• Monitoring the environment - Situational strategy is about building the shape of a situation and the environment. As characteristics become clearer, you know the responses necessary. Without that awareness, you cannot see the plot much less know how to respond to it. In marketing this might be monitoring data from multiple sources, combining that with social listening and being plugged in to industry knowledge - all this enabling you to know that the terrain is changing or that a competitor has intentions that impact you.
  • Avoid competition where possible - An important aspect of situation response is the ability to avoid conflict. Since conflict is costly, you need to see the mistakes that lead up to conflict and avoid them. You develop the insight, looking for ways to make victory pay. Your success is much more certain when conflict is avoided. If you set up situations so that the elements are all in your favor, you discourage people from attacking you and make it much more likely that they will join you.

Success over the long-term doesn't come from making perfect decisions about opportunities, but simply improving your decision-making.

Sun Tzu's rules for decision making with limited information

By way of more background, I was also intrigued by the logic in taking the right decision. Given that we know information is relatively limited, you'd think it would be more of a problem. I know most marketers feel that way, but not for Sun Tzu, this is just the natural chaotic environment. For him, control is simply calm moments, in what is an otherwise stormy and chaotic existence. Interesting stuff that feels relevant I'd say. Here's what Tzu recommends that we ask ourselves:

  • Is a decision needed? If we have nothing much to gain or nothing much to lose, we should avoid acting on information at all no matter how interesting it is. Action is always costly and just because you can doesn't mean that you should. Does this decision really need to be made now?
  • Manage the cost risk in a decision. The value of a decision is only half the equation, does it have a cost if wrong? We make wrong decisions all the time because we don't have perfect information about the future and those outcomes are invaluable learning tools. Is any decision based on this information safe for the business if the information is wrong?
  • Ignore information that doesn't relate to the decision. Information not related to the 5 key elements (above) can be very interesting and quickly distracting - that doesn't make it relevant. Trend information can be the worst for the this in marketing ("compared to this time last year..."). When information arises ask if this information were different, would it change my decision?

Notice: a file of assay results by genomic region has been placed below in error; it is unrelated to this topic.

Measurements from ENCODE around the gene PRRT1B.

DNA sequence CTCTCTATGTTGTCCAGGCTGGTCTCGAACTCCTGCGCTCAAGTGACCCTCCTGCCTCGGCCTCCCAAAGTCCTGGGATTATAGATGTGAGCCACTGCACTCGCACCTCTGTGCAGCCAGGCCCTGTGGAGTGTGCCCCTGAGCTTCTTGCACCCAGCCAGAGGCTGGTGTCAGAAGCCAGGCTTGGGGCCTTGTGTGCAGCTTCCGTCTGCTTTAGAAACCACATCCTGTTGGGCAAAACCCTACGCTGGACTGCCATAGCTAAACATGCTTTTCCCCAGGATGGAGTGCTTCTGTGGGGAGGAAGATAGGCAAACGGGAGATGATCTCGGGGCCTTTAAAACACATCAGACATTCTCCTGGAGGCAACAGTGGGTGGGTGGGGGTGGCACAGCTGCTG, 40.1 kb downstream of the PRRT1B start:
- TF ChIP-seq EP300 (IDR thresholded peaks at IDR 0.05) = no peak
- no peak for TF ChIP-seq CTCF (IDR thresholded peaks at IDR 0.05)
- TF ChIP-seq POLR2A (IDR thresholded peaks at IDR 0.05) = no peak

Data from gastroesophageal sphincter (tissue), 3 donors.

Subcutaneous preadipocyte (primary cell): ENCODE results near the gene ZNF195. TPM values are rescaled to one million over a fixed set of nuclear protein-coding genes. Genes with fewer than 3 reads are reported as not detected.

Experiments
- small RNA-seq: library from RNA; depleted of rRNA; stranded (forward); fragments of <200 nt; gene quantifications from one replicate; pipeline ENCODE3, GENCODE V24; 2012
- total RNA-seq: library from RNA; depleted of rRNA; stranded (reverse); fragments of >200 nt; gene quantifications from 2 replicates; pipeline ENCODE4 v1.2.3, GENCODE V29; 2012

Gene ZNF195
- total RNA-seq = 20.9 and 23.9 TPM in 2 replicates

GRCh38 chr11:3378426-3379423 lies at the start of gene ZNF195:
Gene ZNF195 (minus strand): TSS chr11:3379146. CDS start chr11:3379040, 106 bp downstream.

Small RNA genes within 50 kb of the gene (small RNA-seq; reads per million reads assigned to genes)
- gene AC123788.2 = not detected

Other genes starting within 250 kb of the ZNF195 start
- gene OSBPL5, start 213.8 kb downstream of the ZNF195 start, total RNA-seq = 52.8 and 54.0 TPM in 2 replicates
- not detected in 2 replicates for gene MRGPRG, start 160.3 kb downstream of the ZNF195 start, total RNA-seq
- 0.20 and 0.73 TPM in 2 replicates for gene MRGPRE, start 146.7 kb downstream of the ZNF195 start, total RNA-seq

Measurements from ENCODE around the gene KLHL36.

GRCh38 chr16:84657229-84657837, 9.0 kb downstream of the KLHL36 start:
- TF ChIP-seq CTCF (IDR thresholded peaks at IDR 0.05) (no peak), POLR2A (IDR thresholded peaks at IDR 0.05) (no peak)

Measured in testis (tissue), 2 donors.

• Weigh up the relative importance of information. In competition, everything is a comparison, this is core to Tzun's teaching. All the remaining information affects our decision, but not all of it is equal in its impact. Which information is most influencing my decision?
  • Test information quality against our own knowledge. We are often interrupted and influenced by the worst and most inconsistent information simply because it seems to demand attention. This happens to a frightening extent today, check out all the info-graphics 🙂 So, Given all we know about the situation we're in and its history, is this information likely to be true?
  • Inconsistent information is most likely wrong. Information can be wrong because somebody somewhere has an agenda, or maybe there's technical or human error, poor team communication, misinterpreting of external events, or maybe things have changed since the information was originally gathered. How can this information be quickly verified?
  • Balance the cost of collecting more information against the value of quick action. Action might be the quickest and least costly way to get better information. Due to something then happening, a decision and then action is the only way to get more information. If reliable, relevant information can be gathered more quickly and easily without action then we should gather it, but decisions can always be avoided by using the excuse that more information must be gathered. Sounds familiar!? So is action the fastest and least expensive way to find out more?
  • Acting to learn more is usually best. Situations keep changing, and faster than ever. We can never gather enough information to always make the best decision because so much of what we need to know is unknowable. If action is the best decision, it is best to act now before the situation changes and we need to start again. Doh! So when thinking why wait? it should never be for more information!

We hope that our brief flirt with Sun Tzu's strategic teaching has been useful? We'd love to know if it helped and entertained or hear how you applied Sun Tzu.

By Danyl Bosomworth

Dan helped to co-found Smart Insights in 2010 and acted as Marketing Director until leaving in November 2014 to focus on his other role as Managing Director of First 10 Digital. His experience spans brand development and digital marketing, with roles both agency and client side for nearly 20 years. Creative, passionate and focussed, his goal is on commercial success whilst increasing brand equity through effective integration and remembering that marketing is about real people. Dan's interests and recent experience span digital strategy, social media, and eCRM. You can learn more about Dan's background here Linked In.